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Golfers to decide position on windfarm off Aberdeen coast  

Credit:  The Press and Journal, 27 December 2011 ~~

Members of one of the world’s most historic golf courses are to decide whether the club objects to plans for a windfarm off the coast of Aberdeen.

The European Offshore Wind Deployment Centre is a £150million joint venture by utility company Vattenfall, engineering firm Technip and Aberdeen Renewable Energy Group.

But the 11 turbines, planned for the stretch between Balmedie and Blackdog in Aberdeenshire, would be visible from the Menie Estate, where Donald Trump has built his links.

The billionaire has now become the renewable energy project’s most vociferous opponent, and has been urging neighbouring golf clubs to join him in fighting the plans.

Royal Aberdeen has now confirmed the club is consulting its members on whether it should object.

Club director Ronnie Macaskill said: “We are going to ask members what they feel and get some feedback.”

“Some members have objected personally, but as a club we need to get a collective view.”

He said a decision was likely to be made in January.

Royal Aberdeen was founded in 1780 and is the sixth-oldest golf club in the world. This year it hosted the Walker Cup tournament, and in the past has hosted the Senior British Open.

However, Newburgh Golf Club, north of the Trump development, will not be objecting.

Spokesman Dave Bingham said: “It does not affect us.”

Mr Trump has previously told First Minister Alex Salmond the turbines are “disastrous and environmentally irresponsible”.

He warned the SNP leader that he may reconsider the rest of the resort – a luxury £250million hotel, 950 holiday homes and 500 houses – if the project goes ahead.

He has since written to Energy Minister Fergus Ewing formally requesting that a hearing be held in public.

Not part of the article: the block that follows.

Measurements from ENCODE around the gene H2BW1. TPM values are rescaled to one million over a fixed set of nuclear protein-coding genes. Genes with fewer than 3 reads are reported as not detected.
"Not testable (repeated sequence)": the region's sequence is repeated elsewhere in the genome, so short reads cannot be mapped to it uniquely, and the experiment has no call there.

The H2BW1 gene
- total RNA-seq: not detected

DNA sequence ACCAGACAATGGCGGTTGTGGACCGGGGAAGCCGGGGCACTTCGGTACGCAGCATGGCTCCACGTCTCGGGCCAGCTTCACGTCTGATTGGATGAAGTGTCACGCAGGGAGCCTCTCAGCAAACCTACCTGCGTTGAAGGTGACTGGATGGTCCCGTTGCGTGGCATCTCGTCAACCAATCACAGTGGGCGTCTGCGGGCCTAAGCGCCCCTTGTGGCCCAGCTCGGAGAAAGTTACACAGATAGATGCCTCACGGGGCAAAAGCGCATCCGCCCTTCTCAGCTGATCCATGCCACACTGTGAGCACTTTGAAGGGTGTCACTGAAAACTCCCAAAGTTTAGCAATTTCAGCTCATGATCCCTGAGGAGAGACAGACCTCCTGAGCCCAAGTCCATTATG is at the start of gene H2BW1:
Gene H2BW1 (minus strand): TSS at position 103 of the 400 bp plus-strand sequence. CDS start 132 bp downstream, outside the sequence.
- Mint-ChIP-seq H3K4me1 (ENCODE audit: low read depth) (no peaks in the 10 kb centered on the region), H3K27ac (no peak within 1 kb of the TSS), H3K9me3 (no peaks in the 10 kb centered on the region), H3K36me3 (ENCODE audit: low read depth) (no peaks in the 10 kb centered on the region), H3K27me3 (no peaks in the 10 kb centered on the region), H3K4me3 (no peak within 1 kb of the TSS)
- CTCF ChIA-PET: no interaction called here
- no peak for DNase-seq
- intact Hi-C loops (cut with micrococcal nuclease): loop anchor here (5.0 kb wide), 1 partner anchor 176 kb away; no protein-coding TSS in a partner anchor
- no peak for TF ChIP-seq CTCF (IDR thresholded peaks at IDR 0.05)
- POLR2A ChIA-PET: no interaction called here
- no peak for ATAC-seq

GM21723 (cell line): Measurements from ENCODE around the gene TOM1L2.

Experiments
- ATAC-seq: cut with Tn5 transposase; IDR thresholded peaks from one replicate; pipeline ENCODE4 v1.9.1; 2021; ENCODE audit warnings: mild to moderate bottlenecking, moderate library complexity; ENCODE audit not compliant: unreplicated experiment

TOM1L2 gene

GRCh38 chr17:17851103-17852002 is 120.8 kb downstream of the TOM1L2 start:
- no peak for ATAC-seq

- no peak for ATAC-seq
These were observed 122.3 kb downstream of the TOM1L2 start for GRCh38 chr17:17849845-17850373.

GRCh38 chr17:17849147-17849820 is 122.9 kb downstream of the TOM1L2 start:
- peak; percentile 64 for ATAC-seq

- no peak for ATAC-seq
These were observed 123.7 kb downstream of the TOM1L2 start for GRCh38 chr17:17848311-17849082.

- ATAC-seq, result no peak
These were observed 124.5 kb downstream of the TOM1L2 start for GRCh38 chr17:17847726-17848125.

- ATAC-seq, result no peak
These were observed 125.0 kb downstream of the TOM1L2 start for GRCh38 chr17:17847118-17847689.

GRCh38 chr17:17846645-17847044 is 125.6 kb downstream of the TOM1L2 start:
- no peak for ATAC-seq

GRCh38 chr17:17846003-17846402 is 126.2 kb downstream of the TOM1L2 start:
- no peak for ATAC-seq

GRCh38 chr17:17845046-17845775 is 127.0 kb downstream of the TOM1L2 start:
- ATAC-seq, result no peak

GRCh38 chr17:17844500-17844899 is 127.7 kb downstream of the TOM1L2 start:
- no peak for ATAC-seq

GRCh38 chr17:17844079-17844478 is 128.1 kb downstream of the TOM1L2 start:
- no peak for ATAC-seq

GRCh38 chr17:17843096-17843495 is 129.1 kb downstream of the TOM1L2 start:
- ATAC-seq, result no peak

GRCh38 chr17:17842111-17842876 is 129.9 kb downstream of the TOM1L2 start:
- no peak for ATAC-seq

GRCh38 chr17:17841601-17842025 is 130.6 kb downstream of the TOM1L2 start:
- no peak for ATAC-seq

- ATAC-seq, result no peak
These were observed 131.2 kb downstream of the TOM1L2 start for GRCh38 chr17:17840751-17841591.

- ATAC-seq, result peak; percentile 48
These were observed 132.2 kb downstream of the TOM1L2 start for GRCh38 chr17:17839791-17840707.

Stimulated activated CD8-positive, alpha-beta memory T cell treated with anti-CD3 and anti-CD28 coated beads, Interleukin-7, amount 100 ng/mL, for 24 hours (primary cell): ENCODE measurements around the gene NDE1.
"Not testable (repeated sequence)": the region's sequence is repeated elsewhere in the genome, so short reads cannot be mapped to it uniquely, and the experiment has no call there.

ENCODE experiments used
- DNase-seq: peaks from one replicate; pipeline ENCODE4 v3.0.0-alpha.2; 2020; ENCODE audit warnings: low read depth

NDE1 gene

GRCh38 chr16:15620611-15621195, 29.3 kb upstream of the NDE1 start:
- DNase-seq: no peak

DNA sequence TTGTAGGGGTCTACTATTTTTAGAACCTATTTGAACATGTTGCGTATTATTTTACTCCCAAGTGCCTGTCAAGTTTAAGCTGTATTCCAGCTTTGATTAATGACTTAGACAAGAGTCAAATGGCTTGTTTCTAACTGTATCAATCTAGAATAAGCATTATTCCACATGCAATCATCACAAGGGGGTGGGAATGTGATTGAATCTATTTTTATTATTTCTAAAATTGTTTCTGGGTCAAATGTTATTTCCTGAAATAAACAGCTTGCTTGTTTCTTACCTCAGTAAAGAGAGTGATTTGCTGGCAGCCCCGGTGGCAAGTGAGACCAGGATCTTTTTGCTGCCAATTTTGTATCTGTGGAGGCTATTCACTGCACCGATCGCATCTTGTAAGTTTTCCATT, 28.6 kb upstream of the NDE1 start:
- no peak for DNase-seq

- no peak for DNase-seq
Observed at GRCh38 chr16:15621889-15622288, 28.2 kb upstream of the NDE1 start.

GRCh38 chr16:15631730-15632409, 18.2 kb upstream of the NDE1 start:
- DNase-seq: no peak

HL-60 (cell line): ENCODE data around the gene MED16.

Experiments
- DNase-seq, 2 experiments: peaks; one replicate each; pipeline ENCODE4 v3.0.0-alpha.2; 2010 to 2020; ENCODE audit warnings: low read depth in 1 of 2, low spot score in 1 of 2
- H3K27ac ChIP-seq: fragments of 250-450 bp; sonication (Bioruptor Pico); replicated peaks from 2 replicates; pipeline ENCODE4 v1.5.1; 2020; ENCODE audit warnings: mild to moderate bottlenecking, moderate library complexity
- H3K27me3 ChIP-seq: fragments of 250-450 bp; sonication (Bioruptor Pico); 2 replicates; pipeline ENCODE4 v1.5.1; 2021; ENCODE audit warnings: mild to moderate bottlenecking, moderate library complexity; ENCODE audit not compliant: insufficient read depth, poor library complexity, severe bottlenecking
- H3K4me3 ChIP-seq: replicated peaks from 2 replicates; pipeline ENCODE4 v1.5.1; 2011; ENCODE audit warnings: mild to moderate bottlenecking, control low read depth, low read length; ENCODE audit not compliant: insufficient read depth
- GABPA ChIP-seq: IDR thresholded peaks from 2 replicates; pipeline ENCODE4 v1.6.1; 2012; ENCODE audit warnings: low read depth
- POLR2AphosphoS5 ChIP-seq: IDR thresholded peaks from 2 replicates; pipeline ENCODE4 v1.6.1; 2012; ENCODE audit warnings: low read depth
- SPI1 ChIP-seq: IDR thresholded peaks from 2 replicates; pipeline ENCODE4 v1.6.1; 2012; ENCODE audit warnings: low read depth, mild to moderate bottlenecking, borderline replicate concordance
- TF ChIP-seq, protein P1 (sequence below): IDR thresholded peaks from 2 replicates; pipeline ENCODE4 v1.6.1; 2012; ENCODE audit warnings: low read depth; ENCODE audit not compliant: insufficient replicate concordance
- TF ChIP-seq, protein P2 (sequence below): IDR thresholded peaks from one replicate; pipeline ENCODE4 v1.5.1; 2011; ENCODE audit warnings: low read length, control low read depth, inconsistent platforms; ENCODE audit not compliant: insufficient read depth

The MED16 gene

The letter, sent by Ann Faulds, a partner at legal firm Dundas and Wilson, states: “A public inquiry into the proposed development is necessary to explore all material considerations and to ensure a proper evidential base to inform the Scottish ministers’ determination of the application.

“In particular the potential economic impact of the proposed development on my client’s development, and by extension the regional and Scottish economy, has not been addressed in the environmental statement submitted in respect of the application.”

Source:  The Press and Journal, 27 December 2011

This article is the work of the source indicated. Any opinions expressed in it are not necessarily those of National Wind Watch.

The copyright of this article resides with the author or publisher indicated. As part of its noncommercial effort to present the environmental, social, scientific, and economic issues of large-scale wind power development to a global audience seeking such information, National Wind Watch endeavors to observe “fair use” as provided for in section 107 of U.S. Copyright Law and similar “fair dealing” provisions of the copyright laws of other nations. Send requests to excerpt, general inquiries, and comments via e-mail.

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